This year marks the 50th anniversary of the building of the Berlin Wall. The wall represented so much to people and nations around the world, and despite its destruction in 1989, the memory of its significance endures to this day. Half a century after its construction, what meaning does the Berlin Wall hold for us? Two Princeton University Press authors examine this question in different lights.
In Driving the Soviets up the Wall: Soviet-East German Relations, 1953-1961, Hope M. Harrison examines the Wall as a symbol of the Cold War, telling “the behind-the-scenes story of the communists’ decision to build the Wall in 1961.” Her book explores the relationships between nations within the Soviet bloc as they dealt with the issues of immigration and liberalization. Her narrative provides new insights into how the Wall was viewed by Soviets, and how the initial decision to build the wall was reached.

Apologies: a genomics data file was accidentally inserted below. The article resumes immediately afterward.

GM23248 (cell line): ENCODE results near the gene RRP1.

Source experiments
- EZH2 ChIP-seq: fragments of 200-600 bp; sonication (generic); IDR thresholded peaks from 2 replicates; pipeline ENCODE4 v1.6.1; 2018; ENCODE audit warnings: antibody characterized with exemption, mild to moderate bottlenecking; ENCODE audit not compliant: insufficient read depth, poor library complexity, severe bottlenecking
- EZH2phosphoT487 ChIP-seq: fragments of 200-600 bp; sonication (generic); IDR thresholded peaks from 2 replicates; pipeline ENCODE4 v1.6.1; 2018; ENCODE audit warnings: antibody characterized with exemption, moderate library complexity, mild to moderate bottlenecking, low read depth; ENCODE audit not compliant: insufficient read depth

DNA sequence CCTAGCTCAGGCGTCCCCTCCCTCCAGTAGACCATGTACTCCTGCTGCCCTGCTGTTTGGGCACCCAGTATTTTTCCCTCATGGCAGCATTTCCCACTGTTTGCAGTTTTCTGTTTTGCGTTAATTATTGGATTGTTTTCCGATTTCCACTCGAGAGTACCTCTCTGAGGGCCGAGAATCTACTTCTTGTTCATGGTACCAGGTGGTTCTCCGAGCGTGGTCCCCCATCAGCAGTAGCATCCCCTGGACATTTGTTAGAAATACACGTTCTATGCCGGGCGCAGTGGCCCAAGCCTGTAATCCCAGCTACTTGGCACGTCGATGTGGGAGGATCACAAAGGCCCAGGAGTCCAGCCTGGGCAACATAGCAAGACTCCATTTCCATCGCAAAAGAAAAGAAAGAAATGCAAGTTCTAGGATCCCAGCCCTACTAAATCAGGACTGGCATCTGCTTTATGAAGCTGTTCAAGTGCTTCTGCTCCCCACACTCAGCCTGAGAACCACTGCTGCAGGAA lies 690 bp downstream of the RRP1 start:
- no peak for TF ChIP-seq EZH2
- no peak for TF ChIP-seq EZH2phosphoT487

Mary Elise Sarotte’s 1989: The Struggle to Create Post-Cold War Europe takes a look at the tumultuous period following the fall of the Berlin Wall. Her book tries to understand how various pressures affected the development of the post-1989 world, and how the events of 1989 affected and continue to affect our world today.
Both authors present pictures of the Berlin Wall in ways that ask us to redefine its importance in our lives. The Cold War was a major defining aspect of the United States’ identity in the last century, and its legacy continues to affect America today. With the 50th anniversary of the Wall’s construction upon us, it is worth while to take time to reflect on the Wall, the War, and the vast changes in the world from 1961, to 1989, to the present day.